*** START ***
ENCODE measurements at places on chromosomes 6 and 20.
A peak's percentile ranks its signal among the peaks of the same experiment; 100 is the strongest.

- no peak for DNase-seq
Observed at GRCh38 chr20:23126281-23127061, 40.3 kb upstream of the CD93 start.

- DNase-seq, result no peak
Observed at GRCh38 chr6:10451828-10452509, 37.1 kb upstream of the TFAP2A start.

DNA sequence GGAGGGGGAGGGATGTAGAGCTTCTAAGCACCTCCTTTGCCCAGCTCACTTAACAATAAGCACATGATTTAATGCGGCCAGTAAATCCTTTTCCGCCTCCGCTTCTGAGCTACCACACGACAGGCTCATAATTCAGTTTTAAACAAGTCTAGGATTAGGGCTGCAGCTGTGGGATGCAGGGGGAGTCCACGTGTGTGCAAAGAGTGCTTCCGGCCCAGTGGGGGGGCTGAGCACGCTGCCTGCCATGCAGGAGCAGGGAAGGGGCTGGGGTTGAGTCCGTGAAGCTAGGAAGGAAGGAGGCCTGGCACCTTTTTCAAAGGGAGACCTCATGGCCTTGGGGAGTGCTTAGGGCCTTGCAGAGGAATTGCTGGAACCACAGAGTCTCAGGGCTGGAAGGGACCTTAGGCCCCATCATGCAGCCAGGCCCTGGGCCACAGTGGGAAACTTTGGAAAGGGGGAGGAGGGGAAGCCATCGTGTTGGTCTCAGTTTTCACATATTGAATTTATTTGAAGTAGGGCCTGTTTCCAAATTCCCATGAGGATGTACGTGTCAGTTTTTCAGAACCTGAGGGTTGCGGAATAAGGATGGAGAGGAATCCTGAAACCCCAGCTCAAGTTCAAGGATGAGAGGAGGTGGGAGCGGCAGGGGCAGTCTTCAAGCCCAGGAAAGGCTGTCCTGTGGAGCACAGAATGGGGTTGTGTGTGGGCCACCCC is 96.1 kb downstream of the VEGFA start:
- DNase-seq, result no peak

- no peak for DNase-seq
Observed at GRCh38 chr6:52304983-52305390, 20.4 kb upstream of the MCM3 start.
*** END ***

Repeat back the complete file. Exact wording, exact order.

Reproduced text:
ENCODE measurements at places on chromosomes 6 and 20.
A peak's percentile ranks its signal among the peaks of the same experiment; 100 is the strongest.

- no peak for DNase-seq
Observed at GRCh38 chr20:23126281-23127061, 40.3 kb upstream of the CD93 start.

- DNase-seq, result no peak
Observed at GRCh38 chr6:10451828-10452509, 37.1 kb upstream of the TFAP2A start.

DNA sequence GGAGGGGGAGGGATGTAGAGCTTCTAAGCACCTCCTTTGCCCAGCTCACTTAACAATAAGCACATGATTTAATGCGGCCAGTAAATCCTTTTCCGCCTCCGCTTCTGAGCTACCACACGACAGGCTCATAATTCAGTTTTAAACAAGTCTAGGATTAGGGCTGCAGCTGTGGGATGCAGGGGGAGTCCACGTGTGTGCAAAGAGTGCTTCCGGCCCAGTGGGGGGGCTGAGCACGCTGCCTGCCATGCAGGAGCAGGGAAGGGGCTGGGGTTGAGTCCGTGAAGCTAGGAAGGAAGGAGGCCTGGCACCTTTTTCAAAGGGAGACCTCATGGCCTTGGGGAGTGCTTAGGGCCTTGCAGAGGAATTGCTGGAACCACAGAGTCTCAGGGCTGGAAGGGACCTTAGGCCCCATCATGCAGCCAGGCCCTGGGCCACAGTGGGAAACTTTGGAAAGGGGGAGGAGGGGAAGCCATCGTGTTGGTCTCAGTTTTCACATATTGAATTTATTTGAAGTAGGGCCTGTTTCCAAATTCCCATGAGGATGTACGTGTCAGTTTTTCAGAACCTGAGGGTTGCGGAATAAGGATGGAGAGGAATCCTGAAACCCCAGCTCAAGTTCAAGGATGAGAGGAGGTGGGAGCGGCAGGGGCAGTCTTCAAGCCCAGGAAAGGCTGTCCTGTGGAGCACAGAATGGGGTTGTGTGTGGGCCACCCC is 96.1 kb downstream of the VEGFA start:
- DNase-seq, result no peak

- no peak for DNase-seq
Observed at GRCh38 chr6:52304983-52305390, 20.4 kb upstream of the MCM3 start.